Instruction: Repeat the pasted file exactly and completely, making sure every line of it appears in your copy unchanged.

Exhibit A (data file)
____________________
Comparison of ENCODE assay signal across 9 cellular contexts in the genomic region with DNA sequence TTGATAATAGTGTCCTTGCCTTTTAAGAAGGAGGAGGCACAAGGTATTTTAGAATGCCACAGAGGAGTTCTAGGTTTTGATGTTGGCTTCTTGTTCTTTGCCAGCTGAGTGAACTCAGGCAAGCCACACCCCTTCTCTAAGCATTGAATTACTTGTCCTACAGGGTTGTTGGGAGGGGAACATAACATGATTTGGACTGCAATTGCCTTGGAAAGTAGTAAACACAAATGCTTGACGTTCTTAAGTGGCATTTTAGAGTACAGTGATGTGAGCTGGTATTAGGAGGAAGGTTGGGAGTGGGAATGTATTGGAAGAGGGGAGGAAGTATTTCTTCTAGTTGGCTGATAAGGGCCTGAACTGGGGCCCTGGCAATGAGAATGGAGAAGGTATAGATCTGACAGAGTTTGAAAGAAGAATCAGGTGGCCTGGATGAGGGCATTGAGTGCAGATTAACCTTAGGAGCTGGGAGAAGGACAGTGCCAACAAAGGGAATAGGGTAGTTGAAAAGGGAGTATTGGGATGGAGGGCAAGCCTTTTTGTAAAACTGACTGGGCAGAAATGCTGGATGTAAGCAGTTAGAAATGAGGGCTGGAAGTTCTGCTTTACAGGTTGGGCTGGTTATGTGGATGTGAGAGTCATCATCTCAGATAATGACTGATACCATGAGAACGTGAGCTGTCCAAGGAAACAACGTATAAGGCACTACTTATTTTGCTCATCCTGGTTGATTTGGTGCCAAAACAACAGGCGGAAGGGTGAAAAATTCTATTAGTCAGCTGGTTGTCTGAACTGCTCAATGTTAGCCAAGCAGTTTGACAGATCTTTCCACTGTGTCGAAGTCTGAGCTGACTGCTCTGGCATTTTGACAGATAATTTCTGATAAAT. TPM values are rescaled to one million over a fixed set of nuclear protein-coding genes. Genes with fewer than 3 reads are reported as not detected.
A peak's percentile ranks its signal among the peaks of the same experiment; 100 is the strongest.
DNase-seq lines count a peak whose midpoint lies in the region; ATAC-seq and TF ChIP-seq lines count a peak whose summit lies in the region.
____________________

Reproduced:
Comparison of ENCODE assay signal across 9 cellular contexts in the genomic region with DNA sequence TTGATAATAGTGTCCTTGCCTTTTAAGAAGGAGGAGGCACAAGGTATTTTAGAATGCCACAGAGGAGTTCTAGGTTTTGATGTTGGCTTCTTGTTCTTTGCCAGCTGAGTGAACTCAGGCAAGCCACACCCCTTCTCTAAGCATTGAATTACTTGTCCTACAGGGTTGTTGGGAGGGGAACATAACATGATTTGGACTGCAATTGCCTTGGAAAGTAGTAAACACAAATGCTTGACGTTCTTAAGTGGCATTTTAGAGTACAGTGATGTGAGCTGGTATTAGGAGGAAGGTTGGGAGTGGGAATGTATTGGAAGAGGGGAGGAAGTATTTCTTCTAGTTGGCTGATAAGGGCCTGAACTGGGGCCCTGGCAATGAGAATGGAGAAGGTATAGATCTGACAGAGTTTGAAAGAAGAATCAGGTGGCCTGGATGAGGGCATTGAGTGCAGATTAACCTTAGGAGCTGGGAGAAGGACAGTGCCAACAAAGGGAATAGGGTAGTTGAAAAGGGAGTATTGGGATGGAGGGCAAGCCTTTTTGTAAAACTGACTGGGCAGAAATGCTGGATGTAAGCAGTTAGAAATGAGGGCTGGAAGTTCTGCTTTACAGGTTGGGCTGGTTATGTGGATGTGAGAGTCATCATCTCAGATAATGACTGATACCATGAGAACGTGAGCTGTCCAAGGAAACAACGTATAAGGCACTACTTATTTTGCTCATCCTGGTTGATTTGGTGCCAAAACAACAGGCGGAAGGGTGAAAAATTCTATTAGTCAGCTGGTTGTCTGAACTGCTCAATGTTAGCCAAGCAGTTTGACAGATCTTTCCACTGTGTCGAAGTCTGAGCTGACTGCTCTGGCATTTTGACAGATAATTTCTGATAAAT. TPM values are rescaled to one million over a fixed set of nuclear protein-coding genes. Genes with fewer than 3 reads are reported as not detected.
A peak's percentile ranks its signal among the peaks of the same experiment; 100 is the strongest.
DNase-seq lines count a peak whose midpoint lies in the region; ATAC-seq and TF ChIP-seq lines count a peak whose summit lies in the region.